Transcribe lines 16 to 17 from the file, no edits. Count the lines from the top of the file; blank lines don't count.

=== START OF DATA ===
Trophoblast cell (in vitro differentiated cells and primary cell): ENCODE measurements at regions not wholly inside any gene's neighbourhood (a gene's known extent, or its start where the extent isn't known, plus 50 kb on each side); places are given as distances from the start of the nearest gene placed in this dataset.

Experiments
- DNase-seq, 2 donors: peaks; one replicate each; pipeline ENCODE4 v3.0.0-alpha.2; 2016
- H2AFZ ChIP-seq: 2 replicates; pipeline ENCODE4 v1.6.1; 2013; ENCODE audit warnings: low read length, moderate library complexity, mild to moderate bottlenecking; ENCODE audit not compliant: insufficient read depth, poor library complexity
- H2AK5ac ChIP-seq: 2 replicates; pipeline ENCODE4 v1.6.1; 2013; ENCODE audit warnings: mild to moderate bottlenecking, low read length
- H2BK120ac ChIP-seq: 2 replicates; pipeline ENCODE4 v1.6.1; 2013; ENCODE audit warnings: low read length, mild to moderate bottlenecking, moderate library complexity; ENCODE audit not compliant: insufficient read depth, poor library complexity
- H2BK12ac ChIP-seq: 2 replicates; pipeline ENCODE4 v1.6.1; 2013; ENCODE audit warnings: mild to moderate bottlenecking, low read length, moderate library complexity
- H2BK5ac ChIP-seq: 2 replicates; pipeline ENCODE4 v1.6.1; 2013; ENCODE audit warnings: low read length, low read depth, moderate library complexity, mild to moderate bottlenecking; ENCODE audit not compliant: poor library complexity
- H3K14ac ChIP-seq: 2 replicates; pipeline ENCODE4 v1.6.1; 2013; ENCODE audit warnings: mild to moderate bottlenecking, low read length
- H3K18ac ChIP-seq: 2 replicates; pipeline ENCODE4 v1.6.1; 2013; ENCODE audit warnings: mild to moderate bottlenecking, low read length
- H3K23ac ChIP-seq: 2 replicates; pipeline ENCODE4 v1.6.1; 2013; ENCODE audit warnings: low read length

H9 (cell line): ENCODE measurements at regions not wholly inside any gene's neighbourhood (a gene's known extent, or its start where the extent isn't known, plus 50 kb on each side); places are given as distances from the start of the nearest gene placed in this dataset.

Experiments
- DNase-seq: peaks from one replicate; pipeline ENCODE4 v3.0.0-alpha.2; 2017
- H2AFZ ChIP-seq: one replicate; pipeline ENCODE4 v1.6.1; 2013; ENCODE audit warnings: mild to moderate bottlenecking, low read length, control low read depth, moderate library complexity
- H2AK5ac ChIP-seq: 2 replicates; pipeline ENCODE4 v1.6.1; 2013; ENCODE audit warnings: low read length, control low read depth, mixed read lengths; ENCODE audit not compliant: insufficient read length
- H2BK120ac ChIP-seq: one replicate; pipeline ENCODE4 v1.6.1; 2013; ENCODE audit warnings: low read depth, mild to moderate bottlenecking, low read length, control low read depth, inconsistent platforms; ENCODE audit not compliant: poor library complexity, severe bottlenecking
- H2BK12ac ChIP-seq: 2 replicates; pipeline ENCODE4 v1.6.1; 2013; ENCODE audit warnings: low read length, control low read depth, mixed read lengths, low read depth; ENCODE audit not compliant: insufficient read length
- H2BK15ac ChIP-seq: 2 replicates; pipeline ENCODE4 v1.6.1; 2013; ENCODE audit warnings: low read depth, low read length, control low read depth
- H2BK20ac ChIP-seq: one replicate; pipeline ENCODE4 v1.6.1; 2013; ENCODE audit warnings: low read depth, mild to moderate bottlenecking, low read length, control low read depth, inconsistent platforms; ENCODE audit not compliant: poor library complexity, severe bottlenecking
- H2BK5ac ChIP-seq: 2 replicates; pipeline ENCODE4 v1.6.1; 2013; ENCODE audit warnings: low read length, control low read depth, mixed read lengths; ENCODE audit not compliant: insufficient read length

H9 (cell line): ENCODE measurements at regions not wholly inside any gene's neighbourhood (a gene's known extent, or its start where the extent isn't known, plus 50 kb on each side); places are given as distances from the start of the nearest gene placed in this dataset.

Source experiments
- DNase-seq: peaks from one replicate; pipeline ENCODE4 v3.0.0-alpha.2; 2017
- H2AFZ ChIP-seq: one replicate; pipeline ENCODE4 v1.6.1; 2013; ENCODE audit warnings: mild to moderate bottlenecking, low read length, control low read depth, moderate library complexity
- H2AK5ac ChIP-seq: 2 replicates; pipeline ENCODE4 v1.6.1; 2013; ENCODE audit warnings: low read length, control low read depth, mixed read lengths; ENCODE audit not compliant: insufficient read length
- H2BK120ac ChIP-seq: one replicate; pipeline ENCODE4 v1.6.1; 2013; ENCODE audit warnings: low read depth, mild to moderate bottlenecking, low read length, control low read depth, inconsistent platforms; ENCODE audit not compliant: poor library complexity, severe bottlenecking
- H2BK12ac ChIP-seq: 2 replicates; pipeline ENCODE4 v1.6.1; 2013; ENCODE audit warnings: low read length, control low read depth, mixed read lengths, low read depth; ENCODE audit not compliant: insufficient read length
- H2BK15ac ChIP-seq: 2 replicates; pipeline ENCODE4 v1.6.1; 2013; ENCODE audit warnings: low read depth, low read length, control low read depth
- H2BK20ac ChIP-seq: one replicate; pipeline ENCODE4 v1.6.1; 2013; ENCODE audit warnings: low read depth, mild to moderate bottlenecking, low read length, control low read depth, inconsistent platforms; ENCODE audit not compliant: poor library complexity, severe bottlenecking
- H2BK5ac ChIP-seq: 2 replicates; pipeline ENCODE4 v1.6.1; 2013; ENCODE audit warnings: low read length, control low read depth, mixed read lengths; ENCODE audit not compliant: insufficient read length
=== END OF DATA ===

- H2AK5ac ChIP-seq: 2 replicates; pipeline ENCODE4 v1.6.1; 2013; ENCODE audit warnings: low read length, control low read depth, mixed read lengths; ENCODE audit not compliant: insufficient read length
- H2BK120ac ChIP-seq: one replicate; pipeline ENCODE4 v1.6.1; 2013; ENCODE audit warnings: low read depth, mild to moderate bottlenecking, low read length, control low read depth, inconsistent platforms; ENCODE audit not compliant: poor library complexity, severe bottlenecking